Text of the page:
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Mechanism of Low Frequency Idling Vibration in Rear-Wheel Drive Hybrid Vehicle Equipped with THS II
ISSN: 1946-3995, e-ISSN: 1946-4002
Published June 15, 2015 by SAE International in United States
Citation: Kokaji, J., Komada, M., Takei, M., and Takeda, M., "Mechanism of Low Frequency Idling Vibration in Rear-Wheel Drive Hybrid Vehicle Equipped with THS II," SAE Int. J. Passeng. Cars - Mech. Syst. 8(3):910-915, 2015, https://doi.org/10.4271/2015-01-2255.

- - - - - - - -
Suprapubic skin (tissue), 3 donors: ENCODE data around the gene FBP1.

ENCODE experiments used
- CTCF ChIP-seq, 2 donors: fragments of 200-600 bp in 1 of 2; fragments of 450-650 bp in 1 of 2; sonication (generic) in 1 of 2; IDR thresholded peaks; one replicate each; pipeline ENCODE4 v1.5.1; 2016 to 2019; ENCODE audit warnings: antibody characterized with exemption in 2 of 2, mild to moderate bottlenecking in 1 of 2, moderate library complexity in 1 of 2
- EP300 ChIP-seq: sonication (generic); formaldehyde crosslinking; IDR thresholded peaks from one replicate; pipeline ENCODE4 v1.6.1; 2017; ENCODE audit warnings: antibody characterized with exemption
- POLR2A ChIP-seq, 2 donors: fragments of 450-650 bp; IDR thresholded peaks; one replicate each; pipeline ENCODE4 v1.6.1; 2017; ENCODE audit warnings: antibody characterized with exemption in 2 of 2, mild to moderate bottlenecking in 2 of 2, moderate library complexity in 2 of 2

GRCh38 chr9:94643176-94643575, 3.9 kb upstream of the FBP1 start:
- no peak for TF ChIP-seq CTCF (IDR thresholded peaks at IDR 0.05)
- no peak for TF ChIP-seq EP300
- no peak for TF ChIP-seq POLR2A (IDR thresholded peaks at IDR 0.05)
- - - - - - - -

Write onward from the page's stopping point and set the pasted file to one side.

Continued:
Although idling vibration is usually caused by 1st order of engine combustion force, other engine forces also occur at frequencies lower than the 1st order of combustion (called low frequency idling vibration in this paper). The drive-line of the Toyota Hybrid System II (THS II) has different torsional vibration characteristics compared to a conventional gasoline engine vehicle with an automatic transmission. Nonlinear characteristics caused by the state of backlash of pinions and splines influence changes in the torsional resonance frequency. The torsional resonance frequency of the drive-line can be controlled utilizing the hybrid system controls of the THS II.